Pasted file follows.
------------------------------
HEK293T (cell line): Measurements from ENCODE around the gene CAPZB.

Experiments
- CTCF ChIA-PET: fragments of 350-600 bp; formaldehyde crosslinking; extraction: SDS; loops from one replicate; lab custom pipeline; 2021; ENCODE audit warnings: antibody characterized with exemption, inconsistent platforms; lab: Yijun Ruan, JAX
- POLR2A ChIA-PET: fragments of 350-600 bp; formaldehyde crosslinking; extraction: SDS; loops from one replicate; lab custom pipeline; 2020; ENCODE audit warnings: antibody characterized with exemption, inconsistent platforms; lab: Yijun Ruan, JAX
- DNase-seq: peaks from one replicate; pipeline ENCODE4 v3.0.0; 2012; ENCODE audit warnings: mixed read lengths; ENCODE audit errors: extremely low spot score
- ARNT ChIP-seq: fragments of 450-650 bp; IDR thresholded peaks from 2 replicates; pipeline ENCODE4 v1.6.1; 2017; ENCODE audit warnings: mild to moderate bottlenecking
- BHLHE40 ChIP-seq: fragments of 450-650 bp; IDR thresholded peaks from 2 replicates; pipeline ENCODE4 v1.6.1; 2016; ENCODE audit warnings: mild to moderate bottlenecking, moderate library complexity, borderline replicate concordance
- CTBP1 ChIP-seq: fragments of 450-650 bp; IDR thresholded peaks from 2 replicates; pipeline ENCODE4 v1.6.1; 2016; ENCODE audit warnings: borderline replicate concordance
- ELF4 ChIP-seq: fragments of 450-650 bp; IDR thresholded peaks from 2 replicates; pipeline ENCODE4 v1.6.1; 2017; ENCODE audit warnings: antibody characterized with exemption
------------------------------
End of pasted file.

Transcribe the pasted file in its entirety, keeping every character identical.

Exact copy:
HEK293T (cell line): Measurements from ENCODE around the gene CAPZB.

Experiments
- CTCF ChIA-PET: fragments of 350-600 bp; formaldehyde crosslinking; extraction: SDS; loops from one replicate; lab custom pipeline; 2021; ENCODE audit warnings: antibody characterized with exemption, inconsistent platforms; lab: Yijun Ruan, JAX
- POLR2A ChIA-PET: fragments of 350-600 bp; formaldehyde crosslinking; extraction: SDS; loops from one replicate; lab custom pipeline; 2020; ENCODE audit warnings: antibody characterized with exemption, inconsistent platforms; lab: Yijun Ruan, JAX
- DNase-seq: peaks from one replicate; pipeline ENCODE4 v3.0.0; 2012; ENCODE audit warnings: mixed read lengths; ENCODE audit errors: extremely low spot score
- ARNT ChIP-seq: fragments of 450-650 bp; IDR thresholded peaks from 2 replicates; pipeline ENCODE4 v1.6.1; 2017; ENCODE audit warnings: mild to moderate bottlenecking
- BHLHE40 ChIP-seq: fragments of 450-650 bp; IDR thresholded peaks from 2 replicates; pipeline ENCODE4 v1.6.1; 2016; ENCODE audit warnings: mild to moderate bottlenecking, moderate library complexity, borderline replicate concordance
- CTBP1 ChIP-seq: fragments of 450-650 bp; IDR thresholded peaks from 2 replicates; pipeline ENCODE4 v1.6.1; 2016; ENCODE audit warnings: borderline replicate concordance
- ELF4 ChIP-seq: fragments of 450-650 bp; IDR thresholded peaks from 2 replicates; pipeline ENCODE4 v1.6.1; 2017; ENCODE audit warnings: antibody characterized with exemption